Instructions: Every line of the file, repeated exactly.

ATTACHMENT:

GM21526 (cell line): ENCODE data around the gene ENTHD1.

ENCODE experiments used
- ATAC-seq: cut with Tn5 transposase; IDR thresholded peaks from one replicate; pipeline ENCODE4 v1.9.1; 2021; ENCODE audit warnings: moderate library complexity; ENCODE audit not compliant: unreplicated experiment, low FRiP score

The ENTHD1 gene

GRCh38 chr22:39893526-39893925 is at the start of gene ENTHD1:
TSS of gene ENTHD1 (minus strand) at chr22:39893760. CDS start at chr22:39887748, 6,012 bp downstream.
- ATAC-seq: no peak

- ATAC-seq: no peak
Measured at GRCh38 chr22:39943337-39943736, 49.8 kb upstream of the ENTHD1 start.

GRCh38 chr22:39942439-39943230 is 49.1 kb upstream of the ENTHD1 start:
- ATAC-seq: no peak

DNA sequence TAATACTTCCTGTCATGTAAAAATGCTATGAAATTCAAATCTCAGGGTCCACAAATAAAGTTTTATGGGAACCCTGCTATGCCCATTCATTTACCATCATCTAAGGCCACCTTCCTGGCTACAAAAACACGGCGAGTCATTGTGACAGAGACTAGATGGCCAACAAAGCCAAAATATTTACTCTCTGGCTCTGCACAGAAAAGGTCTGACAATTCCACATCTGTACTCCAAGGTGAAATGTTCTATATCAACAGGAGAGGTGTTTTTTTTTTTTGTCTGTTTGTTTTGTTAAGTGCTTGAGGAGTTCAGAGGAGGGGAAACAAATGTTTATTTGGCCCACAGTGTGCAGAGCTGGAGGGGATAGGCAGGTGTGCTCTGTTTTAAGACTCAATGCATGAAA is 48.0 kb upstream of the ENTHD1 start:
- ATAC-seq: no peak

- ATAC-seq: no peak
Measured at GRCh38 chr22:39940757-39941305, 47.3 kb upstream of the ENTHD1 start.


GM21526 (cell line): ENCODE data around the gene ENTHD1.

ENCODE experiments used
- ATAC-seq: cut with Tn5 transposase; IDR thresholded peaks from one replicate; pipeline ENCODE4 v1.9.1; 2021; ENCODE audit warnings: moderate library complexity; ENCODE audit not compliant: unreplicated experiment, low FRiP score

The ENTHD1 gene

GRCh38 chr22:39893526-39893925 is at the start of gene ENTHD1:
TSS of gene ENTHD1 (minus strand) at chr22:39893760. CDS start at chr22:39887748, 6,012 bp downstream.
- ATAC-seq: no peak

- ATAC-seq: no peak
Measured at GRCh38 chr22:39943337-39943736, 49.8 kb upstream of the ENTHD1 start.

GRCh38 chr22:39942439-39943230 is 49.1 kb upstream of the ENTHD1 start:
- ATAC-seq: no peak

DNA sequence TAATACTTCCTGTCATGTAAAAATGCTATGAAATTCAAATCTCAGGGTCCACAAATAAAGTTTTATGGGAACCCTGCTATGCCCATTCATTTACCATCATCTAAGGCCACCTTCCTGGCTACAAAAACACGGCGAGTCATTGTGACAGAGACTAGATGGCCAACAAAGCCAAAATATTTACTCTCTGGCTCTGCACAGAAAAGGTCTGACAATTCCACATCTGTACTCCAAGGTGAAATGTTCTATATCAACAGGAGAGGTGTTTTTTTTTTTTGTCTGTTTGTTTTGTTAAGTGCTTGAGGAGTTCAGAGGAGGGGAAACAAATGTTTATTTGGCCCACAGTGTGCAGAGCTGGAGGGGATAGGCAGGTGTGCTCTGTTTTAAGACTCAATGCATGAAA is 48.0 kb upstream of the ENTHD1 start:
- ATAC-seq: no peak

- ATAC-seq: no peak
Measured at GRCh38 chr22:39940757-39941305, 47.3 kb upstream of the ENTHD1 start.